• Car ownership
  • Home ownership (car and home were significant individually, even after adjustment)
  • Younger age
  • Being married
  • More educated
  • Living in Northern Ireland
  Figure 2 from Wu et al, NDT 2017

Figure 2 from Wu et al, NDT 2017

There are some interesting donor details to parse presented in table 2 and 3. Compared to deceased donors, living donors were more likely to be younger and women - but also more likely to be white, suggesting a paucity of non-whites overall in the donor pool (deceased and living). Spouses and siblings made up roughly half the living donors, though pooled/altruistic donors (ie non-directed, presumably), notably, made up a not-insignificant 11.5%. Additional sensitivity analysis restricted only to white recipients showed that the relationship of the socioeconomic factors reported above also help true in this analysis. Lastly, an analysis of living donor recipients showed that Asian ethnicity (but not black, compared with white as referent) was also associated with a lower likelihood of pre-emptive transplantation.

How does this compare with the JAMA study?

There are many differences between the ATTOM study and the one JAMA published recently.

  • This is a prospective study, consisting only of transplant recipients and comparing who received living versus deceased donor transplants. Purnell et al have a study of of waitlisted candidates, and showing trends over the last two decades of the odds of receiving a live donor transplant within 2 years of being listed.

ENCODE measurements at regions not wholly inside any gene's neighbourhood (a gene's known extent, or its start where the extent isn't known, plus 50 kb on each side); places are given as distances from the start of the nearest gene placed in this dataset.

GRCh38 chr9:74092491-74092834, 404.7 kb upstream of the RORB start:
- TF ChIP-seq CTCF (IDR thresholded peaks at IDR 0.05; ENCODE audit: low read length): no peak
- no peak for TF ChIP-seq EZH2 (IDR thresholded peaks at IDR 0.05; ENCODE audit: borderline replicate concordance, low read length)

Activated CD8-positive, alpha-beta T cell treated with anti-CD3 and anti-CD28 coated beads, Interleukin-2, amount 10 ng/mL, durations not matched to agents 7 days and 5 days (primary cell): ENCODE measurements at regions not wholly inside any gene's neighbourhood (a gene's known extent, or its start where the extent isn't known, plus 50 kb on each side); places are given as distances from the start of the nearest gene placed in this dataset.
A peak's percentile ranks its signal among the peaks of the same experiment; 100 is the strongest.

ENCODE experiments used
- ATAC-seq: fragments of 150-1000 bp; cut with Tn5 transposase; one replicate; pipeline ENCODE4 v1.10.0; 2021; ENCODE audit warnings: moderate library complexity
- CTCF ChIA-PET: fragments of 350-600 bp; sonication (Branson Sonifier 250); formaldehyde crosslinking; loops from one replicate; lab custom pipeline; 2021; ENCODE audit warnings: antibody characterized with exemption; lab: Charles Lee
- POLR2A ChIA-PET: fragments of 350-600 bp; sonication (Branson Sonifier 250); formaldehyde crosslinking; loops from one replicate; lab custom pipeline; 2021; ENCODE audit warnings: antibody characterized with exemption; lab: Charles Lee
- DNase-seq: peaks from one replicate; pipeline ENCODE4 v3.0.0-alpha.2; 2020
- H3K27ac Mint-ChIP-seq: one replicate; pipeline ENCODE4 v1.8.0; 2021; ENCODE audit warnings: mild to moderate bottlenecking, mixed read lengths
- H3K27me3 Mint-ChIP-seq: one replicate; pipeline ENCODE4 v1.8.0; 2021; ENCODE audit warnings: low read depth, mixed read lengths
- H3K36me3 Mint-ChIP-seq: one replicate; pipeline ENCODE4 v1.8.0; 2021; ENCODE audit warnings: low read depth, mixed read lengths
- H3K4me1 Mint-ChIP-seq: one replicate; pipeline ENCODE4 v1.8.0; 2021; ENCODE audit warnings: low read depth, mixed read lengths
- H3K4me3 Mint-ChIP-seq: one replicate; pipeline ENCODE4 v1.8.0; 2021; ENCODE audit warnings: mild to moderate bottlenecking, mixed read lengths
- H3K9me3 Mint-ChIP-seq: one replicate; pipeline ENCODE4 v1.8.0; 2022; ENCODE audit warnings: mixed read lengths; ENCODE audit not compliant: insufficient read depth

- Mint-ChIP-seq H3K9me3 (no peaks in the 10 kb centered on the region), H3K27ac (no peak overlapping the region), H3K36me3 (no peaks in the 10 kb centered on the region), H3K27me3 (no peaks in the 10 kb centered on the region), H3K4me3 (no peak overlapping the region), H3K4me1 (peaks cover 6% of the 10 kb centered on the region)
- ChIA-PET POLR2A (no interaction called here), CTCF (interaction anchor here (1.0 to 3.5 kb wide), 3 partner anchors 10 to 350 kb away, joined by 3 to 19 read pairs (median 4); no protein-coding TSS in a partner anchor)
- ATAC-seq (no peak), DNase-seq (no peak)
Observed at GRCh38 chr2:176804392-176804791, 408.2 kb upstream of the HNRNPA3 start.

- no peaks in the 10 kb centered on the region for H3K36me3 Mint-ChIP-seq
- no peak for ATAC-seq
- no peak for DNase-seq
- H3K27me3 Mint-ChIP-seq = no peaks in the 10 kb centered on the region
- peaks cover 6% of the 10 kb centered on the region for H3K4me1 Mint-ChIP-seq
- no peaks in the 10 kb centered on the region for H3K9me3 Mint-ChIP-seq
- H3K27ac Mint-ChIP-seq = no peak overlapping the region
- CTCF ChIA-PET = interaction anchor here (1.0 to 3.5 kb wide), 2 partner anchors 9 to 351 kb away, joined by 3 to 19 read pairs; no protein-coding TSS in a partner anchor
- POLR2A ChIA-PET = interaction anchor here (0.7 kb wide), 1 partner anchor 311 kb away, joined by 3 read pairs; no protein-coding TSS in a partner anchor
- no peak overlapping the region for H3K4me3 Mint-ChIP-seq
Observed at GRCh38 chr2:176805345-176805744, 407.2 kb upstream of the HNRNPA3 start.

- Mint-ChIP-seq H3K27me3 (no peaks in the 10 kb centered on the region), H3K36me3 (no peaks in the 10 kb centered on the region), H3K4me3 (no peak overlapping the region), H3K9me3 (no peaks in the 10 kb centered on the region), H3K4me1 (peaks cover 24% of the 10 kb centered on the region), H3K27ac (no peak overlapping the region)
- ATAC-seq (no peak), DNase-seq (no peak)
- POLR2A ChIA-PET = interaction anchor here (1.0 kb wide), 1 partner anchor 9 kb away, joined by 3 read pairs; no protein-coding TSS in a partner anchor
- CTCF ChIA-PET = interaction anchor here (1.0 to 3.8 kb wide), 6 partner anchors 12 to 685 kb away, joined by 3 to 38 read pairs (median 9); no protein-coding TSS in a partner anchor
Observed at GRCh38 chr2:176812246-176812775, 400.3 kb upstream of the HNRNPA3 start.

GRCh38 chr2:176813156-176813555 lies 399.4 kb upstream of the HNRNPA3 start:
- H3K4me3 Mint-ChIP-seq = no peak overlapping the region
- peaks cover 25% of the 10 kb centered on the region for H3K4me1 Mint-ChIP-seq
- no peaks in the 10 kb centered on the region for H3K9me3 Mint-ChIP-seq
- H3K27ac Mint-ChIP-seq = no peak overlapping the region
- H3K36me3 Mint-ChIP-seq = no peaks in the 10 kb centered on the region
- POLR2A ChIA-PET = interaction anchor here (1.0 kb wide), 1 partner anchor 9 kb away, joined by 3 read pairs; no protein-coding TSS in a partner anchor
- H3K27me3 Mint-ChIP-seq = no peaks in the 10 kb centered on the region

• The ATTOM study was done in UK - which has universal healthcare, not the case in the US - though interestingly in the Purnell study, the rates of living donation were higher in those with private insurance compared to Medicare/Medicaid/Uninsured (the absolute rates were higher in whites AND other ethnicities, so the relative numbers, the Hazard ratios, remained similar).
  • The ATTOM study adjusted for a whole lot of socio-economic factors, and showed that the differences for ethnicities persisted after adjustment. Purnell et al adjusted for biological factors only in the main analysis, and not socio-economic factors. That analysis, done for one factor at a time, is provided in the supplementary appendix. Why do it this way? Indeed, many social epidemiologists do suggest that adjusting away socio-economic factors is not appropriate, when trying to understand the relationship between race/ethnicity and outcomes. A textbook definition of confounding is a risk factor for the outcome (in this case living donation), independent of the putative risk factor (ie race/ethnicity). The confounding factor must be associated with the putative risk factor (ie low socioeconomic conditions and race/ethnicity link), but most importantly, it should not be in the causal pathway between exposure and disease. We really cannot say that about the relationship between race/ethnicity and living donation, can we? If the effect of race/ethnicity is mediated via lower socio-economic status, should we ‘adjust’ for it? Read this excellent review for a longer discussion of the topic.

Overall, the issue with differences between white and other race/ethnicities seems to spillover beyond national boundaries, and considerations of universal healthcare. Increasing donation rates will require more focused interventions, targeting these groups with effective interventions.

Summary by Swapnil Hiremath, Nephrologist, Ottawa